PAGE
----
Cut Knife-Turtleford candidate Richard Nelson has experience running in federal Conservative nomination races and would be successful if he could take second place. In 2016, Larry Doke of the Saskatchewan Party took the riding with nearly 80 per cent of the vote, while the NDP’s Danica Lorer took 958 votes for 13 per cent. Neither will run in this election. The PCs will be represented by Allison Nesdoly, whose husband John ran for the Western Independence Party (WIP) there in 2007, getting just 66 votes. In 2003, Josaiah Rise ran for the WIP, getting 174 votes for 2.7 per cent of the total.

Kindersley candidate Jason Cooper was elected as a school board trustee and served on federal Conservative and Saskatchewan Party boards. When the Sask Party’s Bill Boyd won in 2016, independent candidate Jason Dearborn – a former Sask Party MLA – took second with 18 percent of the vote. The NDP received only 10 per cent of the vote in the 2018 by-election, and just 7 per cent during the 2016 general election.

Estevan candidate Phil Zajac ran as a People’s Party candidate in Souris-Moose Mountain in the last federal election. He finished fourth with 702 votes for 1.69 per cent of the total. He will face Sask Party incumbent MLA Lori Carr and rookies Seth Lendrum of the NDP and Linda Sopp of the PC’s. In 2016, the NDP took 9 per cent of the vote and the PC’s 8.8 per cent.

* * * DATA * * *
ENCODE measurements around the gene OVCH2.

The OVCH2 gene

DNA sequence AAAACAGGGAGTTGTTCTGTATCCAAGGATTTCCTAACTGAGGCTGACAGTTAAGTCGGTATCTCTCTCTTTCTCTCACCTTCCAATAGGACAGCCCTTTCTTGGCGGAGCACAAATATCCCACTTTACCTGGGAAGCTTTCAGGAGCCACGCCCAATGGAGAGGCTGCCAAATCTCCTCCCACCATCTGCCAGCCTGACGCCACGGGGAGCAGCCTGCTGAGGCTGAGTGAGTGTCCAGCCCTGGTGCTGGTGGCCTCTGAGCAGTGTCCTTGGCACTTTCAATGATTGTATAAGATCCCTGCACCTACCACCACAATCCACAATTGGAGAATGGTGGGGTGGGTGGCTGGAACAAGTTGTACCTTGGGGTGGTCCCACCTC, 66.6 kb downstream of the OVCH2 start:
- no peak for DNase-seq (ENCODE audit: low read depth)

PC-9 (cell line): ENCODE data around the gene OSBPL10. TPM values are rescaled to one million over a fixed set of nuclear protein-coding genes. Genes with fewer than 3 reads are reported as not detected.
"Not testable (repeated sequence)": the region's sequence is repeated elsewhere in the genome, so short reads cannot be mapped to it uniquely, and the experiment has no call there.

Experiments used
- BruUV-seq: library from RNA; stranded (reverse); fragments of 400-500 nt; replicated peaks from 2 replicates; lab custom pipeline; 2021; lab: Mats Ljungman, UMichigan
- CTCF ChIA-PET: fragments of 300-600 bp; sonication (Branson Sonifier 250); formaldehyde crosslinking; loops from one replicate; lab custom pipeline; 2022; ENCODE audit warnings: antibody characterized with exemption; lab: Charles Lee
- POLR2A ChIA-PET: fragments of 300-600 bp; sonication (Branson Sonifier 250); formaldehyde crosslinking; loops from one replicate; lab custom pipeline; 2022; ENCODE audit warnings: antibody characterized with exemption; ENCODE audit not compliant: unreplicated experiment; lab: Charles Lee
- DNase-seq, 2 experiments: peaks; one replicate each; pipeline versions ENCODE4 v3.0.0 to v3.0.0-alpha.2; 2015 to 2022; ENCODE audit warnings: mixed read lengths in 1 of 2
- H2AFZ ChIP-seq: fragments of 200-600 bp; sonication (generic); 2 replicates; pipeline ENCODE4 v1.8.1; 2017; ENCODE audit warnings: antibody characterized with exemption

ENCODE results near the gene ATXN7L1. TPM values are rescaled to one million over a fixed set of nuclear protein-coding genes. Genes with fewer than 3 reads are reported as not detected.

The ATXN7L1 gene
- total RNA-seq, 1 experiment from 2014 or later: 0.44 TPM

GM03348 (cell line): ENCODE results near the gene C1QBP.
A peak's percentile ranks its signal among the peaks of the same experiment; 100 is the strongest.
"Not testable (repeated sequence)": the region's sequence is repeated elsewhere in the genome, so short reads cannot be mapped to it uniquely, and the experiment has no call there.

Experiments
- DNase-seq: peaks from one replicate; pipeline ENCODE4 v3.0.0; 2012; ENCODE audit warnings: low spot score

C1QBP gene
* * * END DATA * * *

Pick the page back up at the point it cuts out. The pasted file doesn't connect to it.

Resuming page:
Threats: The Buffalo Party changed its name to distance itself from more radical elements of the Wexit movement. Although the candidates have been vetted, the provincial campaign has already seen past words and actions haunt Sask Party and NDP candidates. While the Buffalo Party has received relatively little attention by the mainstream media during the election, an embarrassing dig on one of their candidates is a real risk. 

Lee Harding is the Saskatchewan Correspondent for the Western Standard

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National media calling for level playing field with Google, Facebook – Agassiz-Harrison Observer

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Black Press Media has joined Canada’s news media publishers in calling for all political parties in Parliament to support the adoption of Australia’s approach to combat the monopolistic practices of Google and Facebook.

The two American web giants control the lion’s share of online advertising dollars and distribute newspaper content without compensation in Canada, as in democracies around the world. The model being implemented in Australia counters these monopolistic practices and levels the digital playing field – at no cost to taxpayers and without user fees or other charges.

In Canada, Google and Facebook control 80 per cent of all online advertising revenues. They use their monopoly control not just to divert advertising from news media publishers, but also to divert millions in advertising revenue that they place on news media sites. Even when advertisers pay specifically to advertise on news media sites, Google and Facebook keep most of that revenue, while gathering and using data on news media site readers and advertisers for their own purposes.